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Old Today, 11:49 AM
 
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Quote:
Originally Posted by InformedConsent View Post
Again, you're missing the point. There's not enough 1%-ers and they don't earn enough money to pay enough in taxes to fund health care for all 327 million people in the US. The middle class earns the bulk of the income, and therefore they'll have to pay the bulk of the tax revenue required to fund it.

No, you missed the point, again. It's all in them implementation. What would the new tax percentage be? Where are the cutoffs? In my example, currently a middle class family (100k) has a burden, equivalent to 18% tax. Don't you think that's rather high? What happens if you propagate this to 100 mil, lol?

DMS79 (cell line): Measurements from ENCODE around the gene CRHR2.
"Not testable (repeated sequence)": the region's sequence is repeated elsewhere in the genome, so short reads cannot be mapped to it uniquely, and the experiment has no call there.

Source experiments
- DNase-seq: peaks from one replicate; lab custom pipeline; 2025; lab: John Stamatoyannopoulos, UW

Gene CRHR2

Obviously, not saying that that's what it should be.
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Old Today, 11:49 AM
 
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Originally Posted by Chowhound View Post
I'm annoyed at paying taxes for people that aren't even here legally. The amount of pandering that the Dem party is doing to the Hispanic crowd is nauseating. I know a Mexican guy and even he is starting wonder what is up with that.

It's like the Dem have just given up on the middle class white voters. They pander to everyone but white people.
During the Obama presidency they pandered to blacks, now replaced with pandering to illegals. What about getting down to work for all the American people.

Instead of trying to successfully do for the American people which could lead to gaining power, the Democrat plan is to hammer Trump and pander to illegals.
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Old Today, 11:51 AM
 
39,372 posts, read 20,462,495 times
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Quote: